Sawney: Flesh of Man Movie Review
Written by Joel Harley
DVD released by 101 Films
Written and directed by Ricky Wood
2013, 89 minutes, Rated 18 (UK)
DVD released on 19th August 2013
Elizabeth Brown as Wendy McIntyre
David Hayman as Sawney Beane
William Houston as Charlie McGire
Gavin Mitchell as Bill Munro
Lisa Cameron as Librarian
Lindsay Cromar as Vet
What's the collective noun for a group of serial killers? A debauchery, apparently, according to the gruff Scottish introduction to Sawney: Flesh of Man. The psychopath who inspired many a horror filmmaker (not least Wes Craven and his Hills Have Eyes) finally gets his own movie. It's about time too.
While the legend of Sawney Bean would have made for an ace period horror film (think Sweeney Todd crossed with Ravenous, minus the singing) that's not what we're getting with Flesh of Man. No, Sawney is re-imagined as a taxi driver who hangs around outside nightclubs kidnapping unlucky partygoers as they head off home alone. Always travel in a group, girls, it's only common sense. So instead of a period Wrong Turn, we instead get another modern Wrong Turn, only set in Scotland this time. That's slightly disappointing, but not really a problem – after all, I absolutely love Wrong Turn.
The Scottish element gives Flesh of Man a slight edge over the other backwoods cannibal movies out there. It looks really good, with the cities of Scotland and their adjoining hills making for a nice series of locations where our heroes can hunt Sawney and his family. It also means we get a protagonist called 'Hamish', which is lovely. Familiar TV David Hayman makes for a thoroughly creepy Sawney, while Gavin Mitchell is very distracting as cop Bill Munro. He does a fine enough job in the role, but as the actor is most recognisable as barman Boaby in the BBC sitcom Still Game, it's hard to take him seriously. I spent most of my time waiting for comedy pensioners Ford Kiernan and Greg Hemphill to turn up and call him a “prize wanker” or something.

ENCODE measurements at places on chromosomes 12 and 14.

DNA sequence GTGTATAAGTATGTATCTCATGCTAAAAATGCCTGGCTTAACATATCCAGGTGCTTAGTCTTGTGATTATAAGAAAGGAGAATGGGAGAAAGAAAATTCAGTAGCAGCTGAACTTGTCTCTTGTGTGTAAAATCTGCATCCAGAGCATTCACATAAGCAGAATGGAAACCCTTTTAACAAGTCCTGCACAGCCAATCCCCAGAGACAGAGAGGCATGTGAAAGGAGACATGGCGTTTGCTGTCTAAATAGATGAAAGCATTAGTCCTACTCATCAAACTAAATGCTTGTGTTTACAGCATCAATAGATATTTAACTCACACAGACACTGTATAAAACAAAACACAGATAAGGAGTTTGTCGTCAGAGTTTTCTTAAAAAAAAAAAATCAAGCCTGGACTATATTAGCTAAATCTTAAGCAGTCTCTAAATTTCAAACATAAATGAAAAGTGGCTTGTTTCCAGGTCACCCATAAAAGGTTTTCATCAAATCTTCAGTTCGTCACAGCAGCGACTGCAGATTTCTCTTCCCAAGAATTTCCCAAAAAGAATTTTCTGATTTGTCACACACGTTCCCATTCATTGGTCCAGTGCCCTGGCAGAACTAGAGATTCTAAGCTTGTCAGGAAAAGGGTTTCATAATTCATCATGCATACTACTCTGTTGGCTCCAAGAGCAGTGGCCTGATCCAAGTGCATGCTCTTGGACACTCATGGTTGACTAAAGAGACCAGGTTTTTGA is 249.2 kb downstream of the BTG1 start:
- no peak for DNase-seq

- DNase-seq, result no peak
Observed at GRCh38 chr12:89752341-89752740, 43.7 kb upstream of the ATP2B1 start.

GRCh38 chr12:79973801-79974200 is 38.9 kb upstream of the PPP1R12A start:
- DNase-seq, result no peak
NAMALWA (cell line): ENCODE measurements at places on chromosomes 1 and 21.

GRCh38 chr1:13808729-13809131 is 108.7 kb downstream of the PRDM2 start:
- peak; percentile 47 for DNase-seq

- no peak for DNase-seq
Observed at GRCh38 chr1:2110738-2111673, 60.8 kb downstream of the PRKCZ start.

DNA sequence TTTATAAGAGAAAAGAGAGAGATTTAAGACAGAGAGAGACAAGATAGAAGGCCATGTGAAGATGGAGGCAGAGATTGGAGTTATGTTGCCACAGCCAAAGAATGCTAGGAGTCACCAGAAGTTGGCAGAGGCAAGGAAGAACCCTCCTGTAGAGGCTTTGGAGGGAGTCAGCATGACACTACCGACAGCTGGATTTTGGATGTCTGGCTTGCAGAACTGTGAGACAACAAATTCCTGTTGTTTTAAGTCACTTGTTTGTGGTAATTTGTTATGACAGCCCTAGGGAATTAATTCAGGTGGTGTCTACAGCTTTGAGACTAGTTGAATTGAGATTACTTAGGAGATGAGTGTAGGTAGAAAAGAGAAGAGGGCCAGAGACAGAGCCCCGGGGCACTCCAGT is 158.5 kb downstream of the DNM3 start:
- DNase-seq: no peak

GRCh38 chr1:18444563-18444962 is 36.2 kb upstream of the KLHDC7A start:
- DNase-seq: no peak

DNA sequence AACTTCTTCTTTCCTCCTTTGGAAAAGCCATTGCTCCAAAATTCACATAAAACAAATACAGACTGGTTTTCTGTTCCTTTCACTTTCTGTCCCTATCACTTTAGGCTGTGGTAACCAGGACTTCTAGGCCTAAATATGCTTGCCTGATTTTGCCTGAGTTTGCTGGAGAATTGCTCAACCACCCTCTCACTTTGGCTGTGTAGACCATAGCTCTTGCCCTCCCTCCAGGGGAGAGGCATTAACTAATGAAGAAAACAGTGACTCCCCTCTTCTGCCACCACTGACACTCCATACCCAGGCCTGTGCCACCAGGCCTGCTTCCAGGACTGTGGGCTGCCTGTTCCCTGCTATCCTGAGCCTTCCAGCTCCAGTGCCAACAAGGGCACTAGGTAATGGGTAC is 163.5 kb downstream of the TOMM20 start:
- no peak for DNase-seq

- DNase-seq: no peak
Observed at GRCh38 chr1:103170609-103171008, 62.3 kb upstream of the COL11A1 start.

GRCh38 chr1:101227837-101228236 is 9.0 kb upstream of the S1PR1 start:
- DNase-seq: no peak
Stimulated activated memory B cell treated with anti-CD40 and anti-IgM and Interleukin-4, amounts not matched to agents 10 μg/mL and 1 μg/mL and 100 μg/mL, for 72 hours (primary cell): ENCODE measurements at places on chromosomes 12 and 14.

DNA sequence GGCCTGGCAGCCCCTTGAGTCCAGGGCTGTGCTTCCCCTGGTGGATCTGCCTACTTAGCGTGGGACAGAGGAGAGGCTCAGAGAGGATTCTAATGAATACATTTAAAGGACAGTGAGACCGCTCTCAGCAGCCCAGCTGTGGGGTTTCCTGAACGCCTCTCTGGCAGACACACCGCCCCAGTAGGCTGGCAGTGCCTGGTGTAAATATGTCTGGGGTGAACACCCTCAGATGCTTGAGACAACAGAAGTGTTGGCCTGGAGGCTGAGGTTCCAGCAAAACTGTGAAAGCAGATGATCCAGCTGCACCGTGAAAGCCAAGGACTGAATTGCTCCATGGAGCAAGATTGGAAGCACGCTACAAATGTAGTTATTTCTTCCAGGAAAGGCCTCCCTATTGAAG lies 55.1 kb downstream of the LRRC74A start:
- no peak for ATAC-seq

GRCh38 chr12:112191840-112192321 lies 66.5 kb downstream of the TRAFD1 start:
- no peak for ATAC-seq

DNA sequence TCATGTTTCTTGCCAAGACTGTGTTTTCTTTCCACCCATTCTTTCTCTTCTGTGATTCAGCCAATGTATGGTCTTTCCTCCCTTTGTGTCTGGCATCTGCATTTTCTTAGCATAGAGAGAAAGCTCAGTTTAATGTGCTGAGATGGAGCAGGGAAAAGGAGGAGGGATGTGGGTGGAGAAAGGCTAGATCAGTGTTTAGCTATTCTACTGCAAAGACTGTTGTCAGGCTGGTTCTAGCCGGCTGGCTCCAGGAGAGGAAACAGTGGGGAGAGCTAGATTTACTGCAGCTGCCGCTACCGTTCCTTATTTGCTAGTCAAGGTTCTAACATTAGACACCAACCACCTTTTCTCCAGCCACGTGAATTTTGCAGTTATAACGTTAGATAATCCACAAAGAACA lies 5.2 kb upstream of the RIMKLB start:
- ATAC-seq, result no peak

As Sawney kidnaps and mutilates his victims, he then feeds the bits to the ugly inbred relatives he keeps chained up and wandering about the place. It's not quite the 48 clan members of legend (the Cletus the Slack Jawed Yokel of horror history) but it's a start. Besides, a handful of them are more than enough. Sawney's larger-than-life character here is reminiscent of Drayton Sawyer from The Texas Chain Saw Massacre – only he happens to be the most evil and deranged of his family, whereas Drayton always seemed quite reluctant and apologetic.
While the plot does veer dangerously close to rapey territory, the equally put-upon menfolk and male hero stop it from crossing the line into outright misogyny. Besides, it's far more interested in such lesser seen sights as Scottish parkour, martial arts and The Descent style claustrophobia. Like last year's Inbred, it's awesomely entertaining, cheerfully offensive and, frankly, quite mad in places. With a location that looks lovely (it's even better looking than most modern American backwoods movies), good music and decent acting, Sawney: Flesh of Man is surprisingly great. Fair play, showing those young whippersnappers how it's done. Not that it's above pulling a few duff moves itself. There's a last-act twist that anyone remotely versed in horror movie tradition will see coming from a mile away, and the sexual violence and torture stuff is unnecessary. 101 Films are beginning to make a name for themselves with the more rape-ridden releases (the nadir being the awful The Lodge). Maybe lay off for a while, guys? Flesh of Man doesn't even need to do that (few films do) – it's already gruesome and nasty enough.
A happily surprising hit, Sawney: Flesh of Man is gruesome, graphic and quite demented. It is indeed 'a debauchery'.
Video, Audio and Special Features:
Video, audio and special features will not be graded as this was a screener.